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This poem, which Howard helpfully entitled "How No Age is Content," features the ruminations of an elderly man as he lies on his bed pondering his wasted condition and the aches and pains of his life. However, as he begins to think about his state, he reflects that there is something in man that is never able to be truly happy with what he has, as he is always looking and seeking the next thing rather than being able to be content with what he has. He uses the three states of child, young man and old man to prove his case:
I saw the little boy in thought how oft that he
Did wish of God to scape the rod, a tall young man to be.
The young man eke that feels his bones with pains opprest,
How he would be a rich old man, to live and lie at rest.
The rich old man that sees his end draw on so sore,
How he would be a boy again, to live so much the more.
There is something in the human condition that makes us fundamentally unable to be happy with what we have, as we always think that the next stage of our life will be better than the one before. It is this thought that makes the speaker of this poem reflect that actually, out of all the ages of man, it is the child that is happiest, because he is free from responsibility and the aches and pains that life brings later on. The speaker ends the poem by reflecting that he must tell children this truth:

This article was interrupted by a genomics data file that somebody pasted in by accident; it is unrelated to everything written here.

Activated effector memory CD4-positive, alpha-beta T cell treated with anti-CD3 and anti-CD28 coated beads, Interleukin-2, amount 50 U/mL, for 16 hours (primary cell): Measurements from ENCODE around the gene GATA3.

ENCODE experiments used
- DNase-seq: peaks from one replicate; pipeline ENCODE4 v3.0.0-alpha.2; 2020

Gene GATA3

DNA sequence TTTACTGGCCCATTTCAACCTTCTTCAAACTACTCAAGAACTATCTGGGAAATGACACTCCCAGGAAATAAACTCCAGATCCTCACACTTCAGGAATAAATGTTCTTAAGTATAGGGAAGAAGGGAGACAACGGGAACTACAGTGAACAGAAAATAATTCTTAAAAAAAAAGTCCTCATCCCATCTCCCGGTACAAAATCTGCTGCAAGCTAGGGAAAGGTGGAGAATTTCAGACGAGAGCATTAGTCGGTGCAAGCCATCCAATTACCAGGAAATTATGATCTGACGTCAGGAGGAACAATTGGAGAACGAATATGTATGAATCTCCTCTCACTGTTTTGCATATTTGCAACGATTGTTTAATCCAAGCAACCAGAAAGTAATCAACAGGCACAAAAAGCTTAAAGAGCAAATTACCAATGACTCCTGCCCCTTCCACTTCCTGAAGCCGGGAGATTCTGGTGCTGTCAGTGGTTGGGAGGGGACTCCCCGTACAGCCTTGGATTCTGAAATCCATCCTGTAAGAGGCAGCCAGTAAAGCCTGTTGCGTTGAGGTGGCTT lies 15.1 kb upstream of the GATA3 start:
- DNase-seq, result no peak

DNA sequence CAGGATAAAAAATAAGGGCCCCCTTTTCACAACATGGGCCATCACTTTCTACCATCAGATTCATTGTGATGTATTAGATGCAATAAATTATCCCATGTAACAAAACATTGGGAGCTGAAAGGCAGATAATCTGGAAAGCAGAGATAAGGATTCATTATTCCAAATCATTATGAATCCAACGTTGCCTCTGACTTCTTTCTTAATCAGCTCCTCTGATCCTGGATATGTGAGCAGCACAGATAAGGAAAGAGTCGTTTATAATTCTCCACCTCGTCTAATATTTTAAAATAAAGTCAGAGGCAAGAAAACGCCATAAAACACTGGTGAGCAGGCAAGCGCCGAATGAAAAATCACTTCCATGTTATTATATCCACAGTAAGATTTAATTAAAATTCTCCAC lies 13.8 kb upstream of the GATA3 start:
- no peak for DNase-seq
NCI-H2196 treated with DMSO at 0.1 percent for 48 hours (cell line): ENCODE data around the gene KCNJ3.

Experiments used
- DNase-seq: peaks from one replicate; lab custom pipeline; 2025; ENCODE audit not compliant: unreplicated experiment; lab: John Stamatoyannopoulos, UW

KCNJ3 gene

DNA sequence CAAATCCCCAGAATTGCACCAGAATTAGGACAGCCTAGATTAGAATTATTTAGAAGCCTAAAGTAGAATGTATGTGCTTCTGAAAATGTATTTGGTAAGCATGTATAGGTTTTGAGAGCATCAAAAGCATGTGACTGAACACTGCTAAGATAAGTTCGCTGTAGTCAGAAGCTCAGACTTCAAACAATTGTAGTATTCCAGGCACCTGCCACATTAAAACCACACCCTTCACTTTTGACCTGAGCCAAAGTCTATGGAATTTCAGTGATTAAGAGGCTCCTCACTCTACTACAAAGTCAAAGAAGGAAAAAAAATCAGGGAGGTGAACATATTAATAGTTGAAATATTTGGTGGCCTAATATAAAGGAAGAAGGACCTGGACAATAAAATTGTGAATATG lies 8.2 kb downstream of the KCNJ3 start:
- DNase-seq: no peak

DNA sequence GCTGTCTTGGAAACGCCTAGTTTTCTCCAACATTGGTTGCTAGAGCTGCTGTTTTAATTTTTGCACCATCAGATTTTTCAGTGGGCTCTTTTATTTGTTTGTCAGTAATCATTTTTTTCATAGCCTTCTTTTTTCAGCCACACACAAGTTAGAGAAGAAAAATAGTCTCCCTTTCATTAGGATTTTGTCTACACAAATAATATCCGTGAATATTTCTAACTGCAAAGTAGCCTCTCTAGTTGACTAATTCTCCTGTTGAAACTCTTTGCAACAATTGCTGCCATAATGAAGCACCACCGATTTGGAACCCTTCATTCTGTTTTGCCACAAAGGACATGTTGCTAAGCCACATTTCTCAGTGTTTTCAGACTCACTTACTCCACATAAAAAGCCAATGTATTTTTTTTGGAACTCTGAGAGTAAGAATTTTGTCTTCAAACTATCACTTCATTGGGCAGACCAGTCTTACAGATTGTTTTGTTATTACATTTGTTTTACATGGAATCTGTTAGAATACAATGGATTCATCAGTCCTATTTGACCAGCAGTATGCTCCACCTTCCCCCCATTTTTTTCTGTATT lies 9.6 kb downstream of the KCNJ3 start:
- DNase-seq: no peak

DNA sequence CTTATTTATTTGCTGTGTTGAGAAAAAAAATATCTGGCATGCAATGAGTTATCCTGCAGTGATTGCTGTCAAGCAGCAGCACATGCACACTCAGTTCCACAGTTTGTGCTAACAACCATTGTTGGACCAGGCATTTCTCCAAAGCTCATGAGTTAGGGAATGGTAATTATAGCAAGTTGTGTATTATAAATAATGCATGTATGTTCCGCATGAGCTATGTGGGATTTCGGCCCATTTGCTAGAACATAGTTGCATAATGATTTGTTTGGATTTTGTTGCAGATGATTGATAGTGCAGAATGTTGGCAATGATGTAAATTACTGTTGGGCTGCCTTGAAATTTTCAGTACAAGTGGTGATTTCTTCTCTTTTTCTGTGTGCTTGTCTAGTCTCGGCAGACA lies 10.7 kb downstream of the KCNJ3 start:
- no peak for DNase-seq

...their time most happy is,
If, to their time, they reason had, to know the truth of this.
The message of the poem is that children enjoy the happiest stage of life, if they had but the realisation to understand and see this and were able to ignore their natural human inclination to think that their next stage of life will be better than their present stage.
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